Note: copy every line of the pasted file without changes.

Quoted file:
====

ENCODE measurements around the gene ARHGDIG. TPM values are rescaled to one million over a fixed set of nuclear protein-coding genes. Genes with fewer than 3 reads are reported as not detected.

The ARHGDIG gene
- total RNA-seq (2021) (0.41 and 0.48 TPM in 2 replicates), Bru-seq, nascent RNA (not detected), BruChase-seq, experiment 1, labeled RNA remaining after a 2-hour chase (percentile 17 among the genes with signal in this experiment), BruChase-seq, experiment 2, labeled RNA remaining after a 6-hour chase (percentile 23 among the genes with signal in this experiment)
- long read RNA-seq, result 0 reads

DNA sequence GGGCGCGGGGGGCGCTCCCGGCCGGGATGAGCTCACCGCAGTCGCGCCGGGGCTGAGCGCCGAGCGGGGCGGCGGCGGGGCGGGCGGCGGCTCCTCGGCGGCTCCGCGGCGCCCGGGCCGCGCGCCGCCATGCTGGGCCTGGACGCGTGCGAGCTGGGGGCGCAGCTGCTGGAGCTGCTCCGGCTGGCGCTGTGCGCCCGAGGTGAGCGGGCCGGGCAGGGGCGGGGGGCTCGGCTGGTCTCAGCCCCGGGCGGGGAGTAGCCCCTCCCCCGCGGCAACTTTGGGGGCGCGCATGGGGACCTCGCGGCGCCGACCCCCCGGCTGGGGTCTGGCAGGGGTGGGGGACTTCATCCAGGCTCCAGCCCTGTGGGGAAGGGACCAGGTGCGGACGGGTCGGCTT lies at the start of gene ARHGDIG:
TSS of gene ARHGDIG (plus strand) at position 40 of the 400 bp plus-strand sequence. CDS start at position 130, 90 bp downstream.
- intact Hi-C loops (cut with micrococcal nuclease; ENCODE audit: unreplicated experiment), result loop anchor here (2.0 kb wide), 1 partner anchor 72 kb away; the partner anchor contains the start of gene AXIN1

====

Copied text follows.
ENCODE measurements around the gene ARHGDIG. TPM values are rescaled to one million over a fixed set of nuclear protein-coding genes. Genes with fewer than 3 reads are reported as not detected.

The ARHGDIG gene
- total RNA-seq (2021) (0.41 and 0.48 TPM in 2 replicates), Bru-seq, nascent RNA (not detected), BruChase-seq, experiment 1, labeled RNA remaining after a 2-hour chase (percentile 17 among the genes with signal in this experiment), BruChase-seq, experiment 2, labeled RNA remaining after a 6-hour chase (percentile 23 among the genes with signal in this experiment)
- long read RNA-seq, result 0 reads

DNA sequence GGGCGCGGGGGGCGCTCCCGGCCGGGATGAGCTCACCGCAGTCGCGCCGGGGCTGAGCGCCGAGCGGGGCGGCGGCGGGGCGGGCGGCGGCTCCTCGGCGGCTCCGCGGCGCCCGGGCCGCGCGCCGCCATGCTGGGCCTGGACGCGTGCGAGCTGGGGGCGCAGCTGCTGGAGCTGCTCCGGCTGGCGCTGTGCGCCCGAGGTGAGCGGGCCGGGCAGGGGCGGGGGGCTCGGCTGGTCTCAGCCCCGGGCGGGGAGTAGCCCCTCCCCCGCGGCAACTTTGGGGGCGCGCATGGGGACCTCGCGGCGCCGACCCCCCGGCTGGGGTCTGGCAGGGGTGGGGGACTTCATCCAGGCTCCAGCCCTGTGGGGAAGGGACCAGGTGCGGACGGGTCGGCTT lies at the start of gene ARHGDIG:
TSS of gene ARHGDIG (plus strand) at position 40 of the 400 bp plus-strand sequence. CDS start at position 130, 90 bp downstream.
- intact Hi-C loops (cut with micrococcal nuclease; ENCODE audit: unreplicated experiment), result loop anchor here (2.0 kb wide), 1 partner anchor 72 kb away; the partner anchor contains the start of gene AXIN1